Gender parity in Bangladesh’s RMG sector is impressive: ILO

Country Director of ILO in Bangladesh Tuomo Poutiainen today said the progress related to gender parity issue in Bangladesh’s readymade garment (RMG) is impressive.

“The progress that we see in Bangladesh’s RMG sector is impressive. It demonstrates how gender equality is a moral imperative and an effective strategy to economic growth,” he told an event in Chattogram, said an ILO press release.

The “Gender Equality and Returns: Advancing Women Leadership, Skills Development and Productivity in the Supply Chain” event brought together stakeholders from the RMG industry to showcase the Gender Equality and Returns (GEAR) initiative in promoting gender equality and continued advancement of women’s leadership and skills in the RMG sector.

GEAR, a collaborative initiative by ILO and the IFC Better Work programme, has trained 800 female workers since 2016, of which 528 have been promoted to supervisory roles.

“The ILO looks forward to continuing this important work through the expansion of GEAR to foster a more inclusive workforce and drive tangible improvements in productivity and competitiveness,” Poutiainen said.

While acknowledging GEAR’s successes, speakers at the event emphasized the necessity for collaborative action from the government, factory owners, buyers, development partners, UN agencies, and civil society organizations (CSOs).

These collaborative efforts are essential to creating a more equitable garment industry, according to ILO.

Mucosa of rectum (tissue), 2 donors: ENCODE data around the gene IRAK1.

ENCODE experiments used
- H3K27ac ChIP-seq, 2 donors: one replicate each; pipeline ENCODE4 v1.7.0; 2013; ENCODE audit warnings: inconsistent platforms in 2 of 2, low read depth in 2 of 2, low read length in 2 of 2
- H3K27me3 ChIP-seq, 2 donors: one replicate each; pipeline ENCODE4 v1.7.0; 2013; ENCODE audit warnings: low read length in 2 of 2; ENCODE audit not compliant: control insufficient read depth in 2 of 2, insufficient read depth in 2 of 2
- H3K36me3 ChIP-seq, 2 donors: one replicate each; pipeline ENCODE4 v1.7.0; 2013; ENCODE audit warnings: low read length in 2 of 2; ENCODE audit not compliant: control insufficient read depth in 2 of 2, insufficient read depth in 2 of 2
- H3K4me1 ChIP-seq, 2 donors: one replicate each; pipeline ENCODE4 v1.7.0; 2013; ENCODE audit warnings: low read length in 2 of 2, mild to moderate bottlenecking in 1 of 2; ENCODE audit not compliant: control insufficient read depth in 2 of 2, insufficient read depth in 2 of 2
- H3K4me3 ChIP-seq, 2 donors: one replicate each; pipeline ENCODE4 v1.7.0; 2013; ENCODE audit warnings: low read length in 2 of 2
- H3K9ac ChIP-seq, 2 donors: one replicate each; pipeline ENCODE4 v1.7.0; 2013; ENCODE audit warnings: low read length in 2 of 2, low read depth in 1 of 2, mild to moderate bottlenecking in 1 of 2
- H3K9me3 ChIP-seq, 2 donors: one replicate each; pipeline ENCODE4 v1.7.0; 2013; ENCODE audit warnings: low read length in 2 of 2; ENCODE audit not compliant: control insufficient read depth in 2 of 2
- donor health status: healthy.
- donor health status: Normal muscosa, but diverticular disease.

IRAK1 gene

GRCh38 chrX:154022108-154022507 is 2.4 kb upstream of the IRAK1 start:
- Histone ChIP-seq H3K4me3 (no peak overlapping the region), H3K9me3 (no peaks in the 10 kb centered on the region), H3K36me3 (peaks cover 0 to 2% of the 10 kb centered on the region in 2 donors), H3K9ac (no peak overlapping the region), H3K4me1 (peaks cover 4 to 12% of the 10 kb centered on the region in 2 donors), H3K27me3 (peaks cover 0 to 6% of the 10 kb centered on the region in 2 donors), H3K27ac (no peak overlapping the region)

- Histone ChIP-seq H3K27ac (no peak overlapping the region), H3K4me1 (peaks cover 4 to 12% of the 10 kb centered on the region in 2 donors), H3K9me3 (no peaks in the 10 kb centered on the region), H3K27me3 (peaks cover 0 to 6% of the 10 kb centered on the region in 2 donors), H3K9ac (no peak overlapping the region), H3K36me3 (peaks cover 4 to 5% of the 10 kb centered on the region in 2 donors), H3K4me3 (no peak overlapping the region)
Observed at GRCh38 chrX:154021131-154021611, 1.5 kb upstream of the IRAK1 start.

Ambassador of the Republic of Korea to Bangladesh Park Young Sik said Korea is proud to support Bangladesh in these vital initiatives. “The strides made here in gender equality inspire many,” he noted.

Leena Khan, Labor Attach,, U.S. Embassy Dhaka, Bangladesh, said, “As graduates of the GEAR program, you will contribute to better working conditions, ensuring worker voices are heard, and improving employment opportunities for women.”

The US recognises the program’s work with governments, employers, workers, trade unions, and global brands to improve worker rights in the garment industry and to make the sector more competitive, she said.

An Oxford University impact assessment revealed direct positive outcomes from GEAR, including a 5 percent increase in line efficiency, a 39 percent wage increase for female supervisors, and improved quality control, showcasing enhanced confidence and capabilities among trained workers.

Despite this, the sector still grapples with a mere 5 percent of supervisory roles held by women and an existing wage gap, highlighting the need for sustained efforts, said the release.



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